Population aging and the concurrent increase of age-related chronic degenerative diseases and disability are associated with an increased proportion of elderly persons who are dependent in activities of daily living (ADL). ADL-dependent persons need continuous and long-term health and social care according to the "taking charge" rationale, in order to warrant access and continuity of care. A healthcare system needs to respond to the long-term and complex needs, such as those of disabled elderly people, by providing appropriate health and social care services in Primary Care. A Primary Health Care system is organized according to two governance levels have distinct aims but are closely inter-dependent in their operational mechanisms. The system governance is accountable for the community and individual health protection while the delivery governance is accountable for the provision of services in accordance with appropriateness, safety and economic criteria. Delivery governance can be considered "integrated governance" as a synergy exists between two decision-making systems guiding provider choices, which are corporate governance and clinical governance. The aim of this study was to analyse the abovementioned governance levels within the healthcare system in Tuscany (Italy) referring to long-term residential care for disabled elderly people. The case of excessive accesses to emergency departments from different types of Nursing Homes (NH) is used as an example to analyse different levels of responsibility involved in the management of a critical phenomenon. Suggestions for improvement in the different levels of governance for disabled elderly people are provided, in order to support institutional programming activities.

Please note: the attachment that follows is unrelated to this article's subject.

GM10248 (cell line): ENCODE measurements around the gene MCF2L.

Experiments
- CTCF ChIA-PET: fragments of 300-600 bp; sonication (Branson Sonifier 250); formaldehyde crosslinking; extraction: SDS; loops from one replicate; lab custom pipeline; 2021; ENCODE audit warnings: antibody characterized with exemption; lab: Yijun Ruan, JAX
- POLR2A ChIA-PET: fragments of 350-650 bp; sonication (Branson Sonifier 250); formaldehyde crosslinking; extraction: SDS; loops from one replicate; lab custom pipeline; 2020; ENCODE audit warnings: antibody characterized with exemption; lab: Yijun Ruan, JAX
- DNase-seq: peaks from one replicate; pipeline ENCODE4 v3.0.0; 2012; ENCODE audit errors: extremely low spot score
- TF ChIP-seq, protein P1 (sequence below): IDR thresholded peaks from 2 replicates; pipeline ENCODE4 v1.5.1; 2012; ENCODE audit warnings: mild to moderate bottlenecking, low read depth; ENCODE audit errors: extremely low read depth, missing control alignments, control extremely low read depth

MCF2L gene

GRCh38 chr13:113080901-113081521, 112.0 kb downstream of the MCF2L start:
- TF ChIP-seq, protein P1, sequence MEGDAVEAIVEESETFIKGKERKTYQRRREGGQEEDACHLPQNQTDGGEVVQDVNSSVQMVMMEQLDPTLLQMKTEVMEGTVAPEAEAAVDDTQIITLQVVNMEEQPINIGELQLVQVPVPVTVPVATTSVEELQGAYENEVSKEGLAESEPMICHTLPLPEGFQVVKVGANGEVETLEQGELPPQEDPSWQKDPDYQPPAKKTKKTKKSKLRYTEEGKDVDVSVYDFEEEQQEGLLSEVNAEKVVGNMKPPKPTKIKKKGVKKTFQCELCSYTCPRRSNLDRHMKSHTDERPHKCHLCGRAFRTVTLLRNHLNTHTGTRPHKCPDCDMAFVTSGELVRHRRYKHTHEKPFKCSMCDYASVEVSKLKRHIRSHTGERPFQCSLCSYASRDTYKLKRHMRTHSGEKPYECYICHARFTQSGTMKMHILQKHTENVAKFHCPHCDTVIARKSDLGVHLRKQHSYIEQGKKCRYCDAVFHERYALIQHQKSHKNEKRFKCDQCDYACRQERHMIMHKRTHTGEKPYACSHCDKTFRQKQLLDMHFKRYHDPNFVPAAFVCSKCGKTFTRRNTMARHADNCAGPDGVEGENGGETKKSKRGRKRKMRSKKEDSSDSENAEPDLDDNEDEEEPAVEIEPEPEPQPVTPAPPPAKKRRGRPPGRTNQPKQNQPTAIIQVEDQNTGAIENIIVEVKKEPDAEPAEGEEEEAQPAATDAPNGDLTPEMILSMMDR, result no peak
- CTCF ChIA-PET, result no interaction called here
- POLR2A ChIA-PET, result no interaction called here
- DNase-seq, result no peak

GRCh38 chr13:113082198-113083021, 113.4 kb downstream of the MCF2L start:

|Titolo tradotto del contributo||[Autom. eng. transl.] [Governance in a project addressing care of disabled elderly persons within the regional healthcare system of Tuscany, Italy]|
|Numero di pagine||22|
|Rivista||IGIENE E SANITÀ PUBBLICA|
|Stato di pubblicazione||Pubblicato - 2017|
- care of disabled elderly persons